Hal Pepinsky, firstname.lastname@example.org, pepinsky.blogspot.com
January 20, 2012
The web tells me that originally, in the 14th century, “investment” meant being officially robed as for priesthood or judgeship, with attendant authority and social duty. Several hundred years afterwards investment became a term for owning shares in the British East India Tea Company, entitled to profit privately thereby. I’m ambivalent about investment.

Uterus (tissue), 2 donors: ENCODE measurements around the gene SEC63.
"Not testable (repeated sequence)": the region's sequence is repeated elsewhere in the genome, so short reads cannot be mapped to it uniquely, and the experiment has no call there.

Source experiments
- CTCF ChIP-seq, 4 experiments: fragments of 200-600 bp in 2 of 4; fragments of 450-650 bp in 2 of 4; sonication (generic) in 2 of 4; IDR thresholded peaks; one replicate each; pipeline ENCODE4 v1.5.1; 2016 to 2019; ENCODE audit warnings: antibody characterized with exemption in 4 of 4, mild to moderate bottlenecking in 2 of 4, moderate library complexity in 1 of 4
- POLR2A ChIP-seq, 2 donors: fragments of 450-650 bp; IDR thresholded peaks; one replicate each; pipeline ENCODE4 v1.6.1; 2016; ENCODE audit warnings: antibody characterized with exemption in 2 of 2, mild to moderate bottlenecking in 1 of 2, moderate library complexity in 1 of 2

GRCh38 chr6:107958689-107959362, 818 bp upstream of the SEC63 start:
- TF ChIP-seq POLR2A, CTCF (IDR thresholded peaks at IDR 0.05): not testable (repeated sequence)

On one hand, I take enrobing oneself in personal commitment seriously, as in assuming lifelong responsibility for a child one has begotten, fostered, sponsored, or otherwise demanded be born.
On the other hand, I have a problem with limiting “investment” to a promise that one will support workers or customers or inventors until one’s financial commitment no longer pays off--until time for shareholders to sell out and move on, which strikes me as a climate of social insecurity. I am heartened as personalized investment takes priority over depersonalized market investment. Love and peace--hal